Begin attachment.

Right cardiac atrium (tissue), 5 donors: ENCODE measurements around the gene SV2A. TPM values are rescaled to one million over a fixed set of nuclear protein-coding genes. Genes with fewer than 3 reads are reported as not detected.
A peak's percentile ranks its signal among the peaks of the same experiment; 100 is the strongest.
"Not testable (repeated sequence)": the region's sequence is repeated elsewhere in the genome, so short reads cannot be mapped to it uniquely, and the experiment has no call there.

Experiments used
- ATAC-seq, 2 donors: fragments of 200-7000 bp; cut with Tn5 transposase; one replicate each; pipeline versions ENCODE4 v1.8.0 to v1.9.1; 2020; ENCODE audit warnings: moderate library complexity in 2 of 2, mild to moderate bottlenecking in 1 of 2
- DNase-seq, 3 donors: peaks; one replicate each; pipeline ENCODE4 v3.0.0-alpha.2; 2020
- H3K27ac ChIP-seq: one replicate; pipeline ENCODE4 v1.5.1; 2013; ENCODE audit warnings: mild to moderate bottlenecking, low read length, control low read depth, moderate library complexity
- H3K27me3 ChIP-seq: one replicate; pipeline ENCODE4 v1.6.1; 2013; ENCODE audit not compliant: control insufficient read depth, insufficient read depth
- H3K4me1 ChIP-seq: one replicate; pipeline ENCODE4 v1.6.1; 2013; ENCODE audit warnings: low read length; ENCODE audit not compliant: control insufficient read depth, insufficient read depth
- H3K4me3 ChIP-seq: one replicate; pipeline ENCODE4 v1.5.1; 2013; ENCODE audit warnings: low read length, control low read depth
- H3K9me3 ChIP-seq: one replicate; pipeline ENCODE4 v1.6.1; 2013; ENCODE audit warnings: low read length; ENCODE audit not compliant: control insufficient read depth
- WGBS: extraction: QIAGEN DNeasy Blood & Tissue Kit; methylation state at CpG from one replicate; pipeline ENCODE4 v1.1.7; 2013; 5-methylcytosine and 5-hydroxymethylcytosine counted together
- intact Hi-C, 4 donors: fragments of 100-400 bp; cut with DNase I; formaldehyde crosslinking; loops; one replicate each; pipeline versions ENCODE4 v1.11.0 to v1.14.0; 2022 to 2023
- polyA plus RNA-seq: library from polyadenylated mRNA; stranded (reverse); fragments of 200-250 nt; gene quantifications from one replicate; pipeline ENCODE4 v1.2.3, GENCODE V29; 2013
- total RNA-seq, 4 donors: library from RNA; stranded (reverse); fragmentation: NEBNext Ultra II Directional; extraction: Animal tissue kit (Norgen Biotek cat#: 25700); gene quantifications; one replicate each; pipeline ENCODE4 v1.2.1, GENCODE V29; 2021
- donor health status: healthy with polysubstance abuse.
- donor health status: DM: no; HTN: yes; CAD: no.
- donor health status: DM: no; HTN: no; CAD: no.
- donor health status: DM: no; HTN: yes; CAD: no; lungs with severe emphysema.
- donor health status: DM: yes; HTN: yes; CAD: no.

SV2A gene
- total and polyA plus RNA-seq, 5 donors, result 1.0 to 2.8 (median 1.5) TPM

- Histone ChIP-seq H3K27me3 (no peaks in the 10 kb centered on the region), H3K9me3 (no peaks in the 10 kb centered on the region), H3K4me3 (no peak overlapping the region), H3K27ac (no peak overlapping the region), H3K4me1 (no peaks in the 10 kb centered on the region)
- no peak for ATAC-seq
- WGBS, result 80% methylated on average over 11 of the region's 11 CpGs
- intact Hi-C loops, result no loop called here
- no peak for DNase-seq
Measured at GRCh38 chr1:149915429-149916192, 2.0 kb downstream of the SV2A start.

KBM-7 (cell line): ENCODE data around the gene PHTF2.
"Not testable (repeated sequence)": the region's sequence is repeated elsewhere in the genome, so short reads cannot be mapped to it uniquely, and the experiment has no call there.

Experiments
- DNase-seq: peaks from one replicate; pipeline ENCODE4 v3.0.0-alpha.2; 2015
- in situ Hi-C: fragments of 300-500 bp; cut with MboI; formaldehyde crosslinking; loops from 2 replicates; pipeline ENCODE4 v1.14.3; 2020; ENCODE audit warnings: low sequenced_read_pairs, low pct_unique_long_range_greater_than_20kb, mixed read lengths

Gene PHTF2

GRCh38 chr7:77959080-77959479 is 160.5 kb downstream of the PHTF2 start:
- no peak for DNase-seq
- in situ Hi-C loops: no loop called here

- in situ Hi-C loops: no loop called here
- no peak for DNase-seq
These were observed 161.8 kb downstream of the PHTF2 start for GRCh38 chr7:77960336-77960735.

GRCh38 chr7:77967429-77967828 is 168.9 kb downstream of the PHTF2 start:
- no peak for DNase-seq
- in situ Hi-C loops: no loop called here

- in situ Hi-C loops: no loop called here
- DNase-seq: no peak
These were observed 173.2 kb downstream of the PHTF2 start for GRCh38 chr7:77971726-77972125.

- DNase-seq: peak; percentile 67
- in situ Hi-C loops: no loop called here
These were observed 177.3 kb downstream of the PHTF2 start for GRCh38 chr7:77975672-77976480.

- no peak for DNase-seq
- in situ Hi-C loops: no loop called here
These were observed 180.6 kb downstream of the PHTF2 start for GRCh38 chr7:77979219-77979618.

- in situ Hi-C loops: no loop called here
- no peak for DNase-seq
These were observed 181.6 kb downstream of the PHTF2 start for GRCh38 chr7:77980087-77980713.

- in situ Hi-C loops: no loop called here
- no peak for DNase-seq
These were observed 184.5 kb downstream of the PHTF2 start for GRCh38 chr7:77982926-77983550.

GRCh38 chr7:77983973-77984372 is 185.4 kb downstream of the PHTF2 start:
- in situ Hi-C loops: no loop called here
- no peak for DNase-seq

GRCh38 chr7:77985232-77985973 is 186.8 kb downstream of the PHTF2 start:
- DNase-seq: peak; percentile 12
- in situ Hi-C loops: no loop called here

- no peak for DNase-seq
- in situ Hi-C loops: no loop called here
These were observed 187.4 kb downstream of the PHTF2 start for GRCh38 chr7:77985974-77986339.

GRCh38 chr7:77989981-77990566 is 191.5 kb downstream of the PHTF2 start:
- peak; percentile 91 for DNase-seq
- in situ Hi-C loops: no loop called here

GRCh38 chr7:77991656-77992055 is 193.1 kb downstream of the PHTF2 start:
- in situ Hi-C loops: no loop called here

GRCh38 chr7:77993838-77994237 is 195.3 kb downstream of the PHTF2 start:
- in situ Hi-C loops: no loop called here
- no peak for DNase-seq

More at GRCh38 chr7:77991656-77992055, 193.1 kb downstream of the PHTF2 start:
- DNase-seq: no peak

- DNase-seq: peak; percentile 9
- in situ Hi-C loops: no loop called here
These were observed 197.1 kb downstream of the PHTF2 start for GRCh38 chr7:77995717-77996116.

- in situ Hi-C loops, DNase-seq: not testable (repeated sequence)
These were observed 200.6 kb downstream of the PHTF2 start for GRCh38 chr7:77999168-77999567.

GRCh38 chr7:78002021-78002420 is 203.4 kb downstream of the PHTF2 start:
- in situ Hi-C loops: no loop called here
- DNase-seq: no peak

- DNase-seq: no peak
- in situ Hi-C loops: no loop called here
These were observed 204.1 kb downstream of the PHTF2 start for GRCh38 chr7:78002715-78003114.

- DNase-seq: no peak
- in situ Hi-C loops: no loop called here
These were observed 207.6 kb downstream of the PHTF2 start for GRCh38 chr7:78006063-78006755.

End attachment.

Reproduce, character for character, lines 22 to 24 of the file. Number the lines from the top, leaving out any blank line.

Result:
- total and polyA plus RNA-seq, 5 donors, result 1.0 to 2.8 (median 1.5) TPM

- Histone ChIP-seq H3K27me3 (no peaks in the 10 kb centered on the region), H3K9me3 (no peaks in the 10 kb centered on the region), H3K4me3 (no peak overlapping the region), H3K27ac (no peak overlapping the region), H3K4me1 (no peaks in the 10 kb centered on the region)
- no peak for ATAC-seq